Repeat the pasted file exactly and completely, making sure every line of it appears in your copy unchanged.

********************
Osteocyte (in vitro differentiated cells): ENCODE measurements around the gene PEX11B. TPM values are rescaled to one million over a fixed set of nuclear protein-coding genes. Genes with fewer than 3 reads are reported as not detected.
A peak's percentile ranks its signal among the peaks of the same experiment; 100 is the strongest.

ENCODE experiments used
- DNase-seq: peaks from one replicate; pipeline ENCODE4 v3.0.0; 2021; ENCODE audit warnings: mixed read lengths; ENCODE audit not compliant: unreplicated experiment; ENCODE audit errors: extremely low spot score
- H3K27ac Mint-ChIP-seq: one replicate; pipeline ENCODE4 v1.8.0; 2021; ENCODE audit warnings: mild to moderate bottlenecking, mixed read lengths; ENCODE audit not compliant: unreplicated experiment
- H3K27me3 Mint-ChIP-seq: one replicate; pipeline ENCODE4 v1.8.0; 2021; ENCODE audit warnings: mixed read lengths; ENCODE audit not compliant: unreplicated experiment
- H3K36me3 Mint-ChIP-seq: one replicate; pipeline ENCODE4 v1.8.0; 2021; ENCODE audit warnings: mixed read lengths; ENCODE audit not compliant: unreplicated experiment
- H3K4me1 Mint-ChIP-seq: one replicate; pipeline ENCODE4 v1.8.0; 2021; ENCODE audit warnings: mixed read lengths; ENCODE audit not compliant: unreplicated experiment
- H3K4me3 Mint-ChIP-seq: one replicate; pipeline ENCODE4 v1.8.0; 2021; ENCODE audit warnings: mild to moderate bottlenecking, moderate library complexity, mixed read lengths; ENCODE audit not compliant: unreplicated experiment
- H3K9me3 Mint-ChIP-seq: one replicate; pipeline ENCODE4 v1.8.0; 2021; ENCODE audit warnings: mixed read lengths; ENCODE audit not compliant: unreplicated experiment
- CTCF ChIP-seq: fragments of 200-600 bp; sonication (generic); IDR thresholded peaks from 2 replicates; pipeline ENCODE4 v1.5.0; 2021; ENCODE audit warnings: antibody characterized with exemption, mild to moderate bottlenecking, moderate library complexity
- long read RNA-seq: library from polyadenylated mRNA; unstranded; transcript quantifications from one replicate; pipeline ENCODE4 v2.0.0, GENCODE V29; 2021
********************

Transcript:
Osteocyte (in vitro differentiated cells): ENCODE measurements around the gene PEX11B. TPM values are rescaled to one million over a fixed set of nuclear protein-coding genes. Genes with fewer than 3 reads are reported as not detected.
A peak's percentile ranks its signal among the peaks of the same experiment; 100 is the strongest.

ENCODE experiments used
- DNase-seq: peaks from one replicate; pipeline ENCODE4 v3.0.0; 2021; ENCODE audit warnings: mixed read lengths; ENCODE audit not compliant: unreplicated experiment; ENCODE audit errors: extremely low spot score
- H3K27ac Mint-ChIP-seq: one replicate; pipeline ENCODE4 v1.8.0; 2021; ENCODE audit warnings: mild to moderate bottlenecking, mixed read lengths; ENCODE audit not compliant: unreplicated experiment
- H3K27me3 Mint-ChIP-seq: one replicate; pipeline ENCODE4 v1.8.0; 2021; ENCODE audit warnings: mixed read lengths; ENCODE audit not compliant: unreplicated experiment
- H3K36me3 Mint-ChIP-seq: one replicate; pipeline ENCODE4 v1.8.0; 2021; ENCODE audit warnings: mixed read lengths; ENCODE audit not compliant: unreplicated experiment
- H3K4me1 Mint-ChIP-seq: one replicate; pipeline ENCODE4 v1.8.0; 2021; ENCODE audit warnings: mixed read lengths; ENCODE audit not compliant: unreplicated experiment
- H3K4me3 Mint-ChIP-seq: one replicate; pipeline ENCODE4 v1.8.0; 2021; ENCODE audit warnings: mild to moderate bottlenecking, moderate library complexity, mixed read lengths; ENCODE audit not compliant: unreplicated experiment
- H3K9me3 Mint-ChIP-seq: one replicate; pipeline ENCODE4 v1.8.0; 2021; ENCODE audit warnings: mixed read lengths; ENCODE audit not compliant: unreplicated experiment
- CTCF ChIP-seq: fragments of 200-600 bp; sonication (generic); IDR thresholded peaks from 2 replicates; pipeline ENCODE4 v1.5.0; 2021; ENCODE audit warnings: antibody characterized with exemption, mild to moderate bottlenecking, moderate library complexity
- long read RNA-seq: library from polyadenylated mRNA; unstranded; transcript quantifications from one replicate; pipeline ENCODE4 v2.0.0, GENCODE V29; 2021